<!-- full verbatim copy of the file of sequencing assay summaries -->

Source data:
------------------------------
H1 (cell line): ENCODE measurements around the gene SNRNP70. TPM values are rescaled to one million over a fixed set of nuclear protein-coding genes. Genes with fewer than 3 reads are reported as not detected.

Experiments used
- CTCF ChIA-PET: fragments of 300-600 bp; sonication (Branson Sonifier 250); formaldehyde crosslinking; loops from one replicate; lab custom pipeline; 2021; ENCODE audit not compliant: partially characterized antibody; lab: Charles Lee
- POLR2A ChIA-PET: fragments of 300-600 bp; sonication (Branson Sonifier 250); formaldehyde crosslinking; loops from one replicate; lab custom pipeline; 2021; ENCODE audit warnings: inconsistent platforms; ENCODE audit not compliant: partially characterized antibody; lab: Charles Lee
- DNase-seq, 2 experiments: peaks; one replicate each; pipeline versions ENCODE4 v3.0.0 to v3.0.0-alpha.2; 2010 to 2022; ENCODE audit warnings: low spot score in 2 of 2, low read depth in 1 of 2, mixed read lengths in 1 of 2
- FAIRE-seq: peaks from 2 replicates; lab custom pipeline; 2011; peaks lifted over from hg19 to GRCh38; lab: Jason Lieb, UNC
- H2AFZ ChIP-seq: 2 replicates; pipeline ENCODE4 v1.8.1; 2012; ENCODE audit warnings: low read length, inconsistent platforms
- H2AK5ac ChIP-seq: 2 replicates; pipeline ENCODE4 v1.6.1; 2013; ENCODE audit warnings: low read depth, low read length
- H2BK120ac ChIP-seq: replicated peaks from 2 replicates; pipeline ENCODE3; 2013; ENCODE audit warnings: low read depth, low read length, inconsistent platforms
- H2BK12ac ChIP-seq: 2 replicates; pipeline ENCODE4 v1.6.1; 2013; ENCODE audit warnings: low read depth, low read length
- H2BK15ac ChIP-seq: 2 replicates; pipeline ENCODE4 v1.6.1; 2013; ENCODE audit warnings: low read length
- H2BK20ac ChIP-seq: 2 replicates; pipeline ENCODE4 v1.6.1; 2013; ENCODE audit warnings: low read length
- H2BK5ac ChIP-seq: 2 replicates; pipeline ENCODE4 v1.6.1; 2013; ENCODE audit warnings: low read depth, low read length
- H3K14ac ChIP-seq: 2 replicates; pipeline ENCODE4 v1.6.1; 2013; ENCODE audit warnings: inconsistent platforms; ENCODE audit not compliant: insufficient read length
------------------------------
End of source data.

H1 (cell line): ENCODE measurements around the gene SNRNP70. TPM values are rescaled to one million over a fixed set of nuclear protein-coding genes. Genes with fewer than 3 reads are reported as not detected.

Experiments used
- CTCF ChIA-PET: fragments of 300-600 bp; sonication (Branson Sonifier 250); formaldehyde crosslinking; loops from one replicate; lab custom pipeline; 2021; ENCODE audit not compliant: partially characterized antibody; lab: Charles Lee
- POLR2A ChIA-PET: fragments of 300-600 bp; sonication (Branson Sonifier 250); formaldehyde crosslinking; loops from one replicate; lab custom pipeline; 2021; ENCODE audit warnings: inconsistent platforms; ENCODE audit not compliant: partially characterized antibody; lab: Charles Lee
- DNase-seq, 2 experiments: peaks; one replicate each; pipeline versions ENCODE4 v3.0.0 to v3.0.0-alpha.2; 2010 to 2022; ENCODE audit warnings: low spot score in 2 of 2, low read depth in 1 of 2, mixed read lengths in 1 of 2
- FAIRE-seq: peaks from 2 replicates; lab custom pipeline; 2011; peaks lifted over from hg19 to GRCh38; lab: Jason Lieb, UNC
- H2AFZ ChIP-seq: 2 replicates; pipeline ENCODE4 v1.8.1; 2012; ENCODE audit warnings: low read length, inconsistent platforms
- H2AK5ac ChIP-seq: 2 replicates; pipeline ENCODE4 v1.6.1; 2013; ENCODE audit warnings: low read depth, low read length
- H2BK120ac ChIP-seq: replicated peaks from 2 replicates; pipeline ENCODE3; 2013; ENCODE audit warnings: low read depth, low read length, inconsistent platforms
- H2BK12ac ChIP-seq: 2 replicates; pipeline ENCODE4 v1.6.1; 2013; ENCODE audit warnings: low read depth, low read length
- H2BK15ac ChIP-seq: 2 replicates; pipeline ENCODE4 v1.6.1; 2013; ENCODE audit warnings: low read length
- H2BK20ac ChIP-seq: 2 replicates; pipeline ENCODE4 v1.6.1; 2013; ENCODE audit warnings: low read length
- H2BK5ac ChIP-seq: 2 replicates; pipeline ENCODE4 v1.6.1; 2013; ENCODE audit warnings: low read depth, low read length
- H3K14ac ChIP-seq: 2 replicates; pipeline ENCODE4 v1.6.1; 2013; ENCODE audit warnings: inconsistent platforms; ENCODE audit not compliant: insufficient read length